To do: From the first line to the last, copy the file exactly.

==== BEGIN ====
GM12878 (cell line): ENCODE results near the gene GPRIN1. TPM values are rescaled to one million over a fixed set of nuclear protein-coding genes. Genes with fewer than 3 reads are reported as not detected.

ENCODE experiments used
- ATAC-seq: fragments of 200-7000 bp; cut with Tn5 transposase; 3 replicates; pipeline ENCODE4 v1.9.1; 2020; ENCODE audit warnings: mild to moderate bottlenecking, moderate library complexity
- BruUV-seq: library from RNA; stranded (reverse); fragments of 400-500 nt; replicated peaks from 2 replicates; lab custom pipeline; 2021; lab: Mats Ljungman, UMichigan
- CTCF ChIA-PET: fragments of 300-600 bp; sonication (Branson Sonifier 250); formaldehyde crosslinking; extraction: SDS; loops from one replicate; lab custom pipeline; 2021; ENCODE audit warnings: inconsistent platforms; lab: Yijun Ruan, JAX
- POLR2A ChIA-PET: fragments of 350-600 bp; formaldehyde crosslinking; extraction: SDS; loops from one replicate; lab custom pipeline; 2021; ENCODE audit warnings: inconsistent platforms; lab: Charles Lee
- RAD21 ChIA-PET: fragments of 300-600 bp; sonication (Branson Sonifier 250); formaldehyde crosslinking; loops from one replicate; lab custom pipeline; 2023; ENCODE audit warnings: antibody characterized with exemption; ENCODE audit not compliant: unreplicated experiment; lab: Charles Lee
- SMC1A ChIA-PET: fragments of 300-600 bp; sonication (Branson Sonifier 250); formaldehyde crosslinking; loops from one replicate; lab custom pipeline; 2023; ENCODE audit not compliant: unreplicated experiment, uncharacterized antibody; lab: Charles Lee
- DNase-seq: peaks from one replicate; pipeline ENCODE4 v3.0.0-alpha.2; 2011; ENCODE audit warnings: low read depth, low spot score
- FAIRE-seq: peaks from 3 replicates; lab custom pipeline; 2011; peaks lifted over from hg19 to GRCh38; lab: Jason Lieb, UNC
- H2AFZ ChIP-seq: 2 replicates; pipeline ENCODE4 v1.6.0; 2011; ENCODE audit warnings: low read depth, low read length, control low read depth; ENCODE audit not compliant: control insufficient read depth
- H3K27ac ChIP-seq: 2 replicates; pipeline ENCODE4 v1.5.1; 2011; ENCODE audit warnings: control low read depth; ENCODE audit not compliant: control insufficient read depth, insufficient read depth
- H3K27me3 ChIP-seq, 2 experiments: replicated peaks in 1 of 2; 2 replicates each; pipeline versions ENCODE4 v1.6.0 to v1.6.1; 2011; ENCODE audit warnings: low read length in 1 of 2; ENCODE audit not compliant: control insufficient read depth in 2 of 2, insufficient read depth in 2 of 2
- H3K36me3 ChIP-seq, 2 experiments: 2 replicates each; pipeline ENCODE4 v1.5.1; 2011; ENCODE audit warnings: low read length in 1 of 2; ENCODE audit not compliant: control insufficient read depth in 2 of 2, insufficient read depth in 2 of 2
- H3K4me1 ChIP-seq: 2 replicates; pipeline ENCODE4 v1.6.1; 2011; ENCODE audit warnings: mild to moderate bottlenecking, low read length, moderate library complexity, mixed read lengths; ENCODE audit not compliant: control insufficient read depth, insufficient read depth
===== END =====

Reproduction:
GM12878 (cell line): ENCODE results near the gene GPRIN1. TPM values are rescaled to one million over a fixed set of nuclear protein-coding genes. Genes with fewer than 3 reads are reported as not detected.

ENCODE experiments used
- ATAC-seq: fragments of 200-7000 bp; cut with Tn5 transposase; 3 replicates; pipeline ENCODE4 v1.9.1; 2020; ENCODE audit warnings: mild to moderate bottlenecking, moderate library complexity
- BruUV-seq: library from RNA; stranded (reverse); fragments of 400-500 nt; replicated peaks from 2 replicates; lab custom pipeline; 2021; lab: Mats Ljungman, UMichigan
- CTCF ChIA-PET: fragments of 300-600 bp; sonication (Branson Sonifier 250); formaldehyde crosslinking; extraction: SDS; loops from one replicate; lab custom pipeline; 2021; ENCODE audit warnings: inconsistent platforms; lab: Yijun Ruan, JAX
- POLR2A ChIA-PET: fragments of 350-600 bp; formaldehyde crosslinking; extraction: SDS; loops from one replicate; lab custom pipeline; 2021; ENCODE audit warnings: inconsistent platforms; lab: Charles Lee
- RAD21 ChIA-PET: fragments of 300-600 bp; sonication (Branson Sonifier 250); formaldehyde crosslinking; loops from one replicate; lab custom pipeline; 2023; ENCODE audit warnings: antibody characterized with exemption; ENCODE audit not compliant: unreplicated experiment; lab: Charles Lee
- SMC1A ChIA-PET: fragments of 300-600 bp; sonication (Branson Sonifier 250); formaldehyde crosslinking; loops from one replicate; lab custom pipeline; 2023; ENCODE audit not compliant: unreplicated experiment, uncharacterized antibody; lab: Charles Lee
- DNase-seq: peaks from one replicate; pipeline ENCODE4 v3.0.0-alpha.2; 2011; ENCODE audit warnings: low read depth, low spot score
- FAIRE-seq: peaks from 3 replicates; lab custom pipeline; 2011; peaks lifted over from hg19 to GRCh38; lab: Jason Lieb, UNC
- H2AFZ ChIP-seq: 2 replicates; pipeline ENCODE4 v1.6.0; 2011; ENCODE audit warnings: low read depth, low read length, control low read depth; ENCODE audit not compliant: control insufficient read depth
- H3K27ac ChIP-seq: 2 replicates; pipeline ENCODE4 v1.5.1; 2011; ENCODE audit warnings: control low read depth; ENCODE audit not compliant: control insufficient read depth, insufficient read depth
- H3K27me3 ChIP-seq, 2 experiments: replicated peaks in 1 of 2; 2 replicates each; pipeline versions ENCODE4 v1.6.0 to v1.6.1; 2011; ENCODE audit warnings: low read length in 1 of 2; ENCODE audit not compliant: control insufficient read depth in 2 of 2, insufficient read depth in 2 of 2
- H3K36me3 ChIP-seq, 2 experiments: 2 replicates each; pipeline ENCODE4 v1.5.1; 2011; ENCODE audit warnings: low read length in 1 of 2; ENCODE audit not compliant: control insufficient read depth in 2 of 2, insufficient read depth in 2 of 2
- H3K4me1 ChIP-seq: 2 replicates; pipeline ENCODE4 v1.6.1; 2011; ENCODE audit warnings: mild to moderate bottlenecking, low read length, moderate library complexity, mixed read lengths; ENCODE audit not compliant: control insufficient read depth, insufficient read depth